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For community cohesion and social inclusion

Fighting match-fixing

Match-fixing is an international phenomenon and is often linked to gambling, with criminal networks exploiting unregulated gambling markets.

Match-fixing presents a major threat to the integrity of sporting events.

Match-fixing is an international phenomenon with sportspeople subject to financial temptations and pressure to influence sporting objectives and outcomes. Often, match-fixing is linked to gambling, with criminal networks exploiting unregulated gambling markets.

The European Commission takes an active role in combatting match-fixing. This is part of wider efforts to ensure competitive sports remain fair.

By co-ordinating related EU legislation and through cooperation with key international bodies, the Commission works at the European and global levels to ensure the reputation of sports teams, organisations and events are not compromised.

EU initiatives against match-fixing

The Council of Europe Convention on the Manipulation of Sports Competitions (“Macolin” Convention) is a key political framework for collaboration on the match-fixing issue.

Open to EU Institutions and Member States, so far, the Convention has been ratified by three Member States, Greece, Italy & Portugal.

The Commission supports actions to fight against match-fixing and has also drafted policy documents.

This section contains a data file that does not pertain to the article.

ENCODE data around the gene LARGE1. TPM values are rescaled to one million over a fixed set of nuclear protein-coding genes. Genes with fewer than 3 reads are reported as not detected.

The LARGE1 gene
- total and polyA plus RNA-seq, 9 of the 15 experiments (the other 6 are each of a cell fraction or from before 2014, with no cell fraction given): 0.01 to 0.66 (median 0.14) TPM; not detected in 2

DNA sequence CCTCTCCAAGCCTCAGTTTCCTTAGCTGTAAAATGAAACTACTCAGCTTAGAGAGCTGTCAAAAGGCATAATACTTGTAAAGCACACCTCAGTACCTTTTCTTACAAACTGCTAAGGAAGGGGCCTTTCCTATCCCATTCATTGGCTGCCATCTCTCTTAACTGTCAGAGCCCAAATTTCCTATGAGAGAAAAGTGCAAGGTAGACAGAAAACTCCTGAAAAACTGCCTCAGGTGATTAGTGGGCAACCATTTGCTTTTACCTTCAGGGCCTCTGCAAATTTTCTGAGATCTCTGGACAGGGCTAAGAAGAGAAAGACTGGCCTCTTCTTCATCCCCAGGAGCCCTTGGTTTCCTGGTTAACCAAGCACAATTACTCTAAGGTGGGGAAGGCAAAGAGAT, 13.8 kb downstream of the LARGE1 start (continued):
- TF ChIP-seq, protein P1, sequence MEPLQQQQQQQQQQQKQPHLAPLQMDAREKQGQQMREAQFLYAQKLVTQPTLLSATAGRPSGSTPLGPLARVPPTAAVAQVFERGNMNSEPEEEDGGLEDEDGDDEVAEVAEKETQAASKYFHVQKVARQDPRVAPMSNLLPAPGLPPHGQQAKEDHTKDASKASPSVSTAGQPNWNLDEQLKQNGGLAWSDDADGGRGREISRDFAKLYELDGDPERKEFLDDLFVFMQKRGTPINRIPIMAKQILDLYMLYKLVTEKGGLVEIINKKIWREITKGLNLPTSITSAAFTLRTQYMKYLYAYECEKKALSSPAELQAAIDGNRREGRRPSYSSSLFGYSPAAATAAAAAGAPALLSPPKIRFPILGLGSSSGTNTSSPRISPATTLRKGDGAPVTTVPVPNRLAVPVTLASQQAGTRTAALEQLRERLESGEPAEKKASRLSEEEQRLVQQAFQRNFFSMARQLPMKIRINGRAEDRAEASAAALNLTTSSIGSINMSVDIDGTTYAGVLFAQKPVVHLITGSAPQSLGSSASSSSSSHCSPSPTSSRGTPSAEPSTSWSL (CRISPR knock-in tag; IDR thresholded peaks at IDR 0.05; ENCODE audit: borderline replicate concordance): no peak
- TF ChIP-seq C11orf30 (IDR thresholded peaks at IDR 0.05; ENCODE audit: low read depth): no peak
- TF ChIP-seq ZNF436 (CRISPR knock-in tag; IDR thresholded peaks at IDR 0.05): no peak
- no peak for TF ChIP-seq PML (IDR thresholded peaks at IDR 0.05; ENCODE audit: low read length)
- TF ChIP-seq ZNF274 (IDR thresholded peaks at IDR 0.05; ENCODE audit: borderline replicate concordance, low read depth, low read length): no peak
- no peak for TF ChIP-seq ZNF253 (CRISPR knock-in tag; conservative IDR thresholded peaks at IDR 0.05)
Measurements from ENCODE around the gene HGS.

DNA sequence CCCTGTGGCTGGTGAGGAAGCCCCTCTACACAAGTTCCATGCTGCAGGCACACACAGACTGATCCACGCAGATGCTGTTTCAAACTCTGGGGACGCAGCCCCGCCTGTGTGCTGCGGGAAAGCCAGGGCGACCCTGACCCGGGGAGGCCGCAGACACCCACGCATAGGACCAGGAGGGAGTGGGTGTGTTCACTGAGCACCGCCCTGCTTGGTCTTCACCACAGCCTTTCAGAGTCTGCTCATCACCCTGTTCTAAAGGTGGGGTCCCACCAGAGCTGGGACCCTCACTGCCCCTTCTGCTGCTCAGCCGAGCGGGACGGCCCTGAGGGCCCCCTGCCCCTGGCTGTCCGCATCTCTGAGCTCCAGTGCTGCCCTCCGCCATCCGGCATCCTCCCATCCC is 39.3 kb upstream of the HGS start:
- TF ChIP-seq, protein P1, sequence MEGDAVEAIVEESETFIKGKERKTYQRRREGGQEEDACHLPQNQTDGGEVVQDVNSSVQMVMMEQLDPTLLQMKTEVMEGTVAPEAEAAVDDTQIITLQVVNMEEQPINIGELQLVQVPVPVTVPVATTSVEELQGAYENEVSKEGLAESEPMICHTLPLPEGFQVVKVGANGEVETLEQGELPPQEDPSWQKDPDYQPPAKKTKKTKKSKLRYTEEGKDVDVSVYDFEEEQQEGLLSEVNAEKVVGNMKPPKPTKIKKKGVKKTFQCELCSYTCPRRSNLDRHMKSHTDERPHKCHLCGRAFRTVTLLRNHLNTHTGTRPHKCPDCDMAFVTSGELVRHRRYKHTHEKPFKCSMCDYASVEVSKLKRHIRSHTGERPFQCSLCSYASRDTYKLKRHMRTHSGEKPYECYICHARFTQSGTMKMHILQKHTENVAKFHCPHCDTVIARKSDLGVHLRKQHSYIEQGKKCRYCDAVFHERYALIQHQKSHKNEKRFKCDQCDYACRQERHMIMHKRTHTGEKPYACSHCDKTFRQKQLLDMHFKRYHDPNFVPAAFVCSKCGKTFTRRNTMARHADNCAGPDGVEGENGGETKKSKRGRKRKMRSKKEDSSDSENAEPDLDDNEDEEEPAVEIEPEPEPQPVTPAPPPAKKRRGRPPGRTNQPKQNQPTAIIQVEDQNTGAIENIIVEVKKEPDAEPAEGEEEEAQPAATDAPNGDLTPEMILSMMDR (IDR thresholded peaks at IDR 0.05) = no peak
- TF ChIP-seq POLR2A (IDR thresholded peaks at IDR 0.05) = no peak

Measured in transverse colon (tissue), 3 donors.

• In its Communication on sport, the Commission notes that match-fixing has a significant impact on the perceived integrity of sporting teams and events.
  • To improve its knowledge of how national criminal law provisions apply to match-fixing, a mapping study of criminal law provisions in EU Member States was completed. It continues to supplement policy debate on the issue.
  • The Green Paper on Online Gambling led to the adoption of the Communication “Towards a comprehensive European framework on online gambling”. This identifies match-fixing as one-of-five priorities for addressing the challenges facing the integrity of sport. Further to this, two  studies on betting-related match-fixing were then completed.
  • In order to better coordinate anti- match-fixing policies and actions across Member States, the EC Directorates-General for Migration and Home Affairs (DG HOME), and Growth and Internal Market (DG GROW), launched a call for the pilot project "New integrated mechanisms for cooperation between public and private actors".
  • Through its sport actions, the Erasmus+ programme (2021-2027) combats match-fixing.
Tagged in:  Sport & Integrity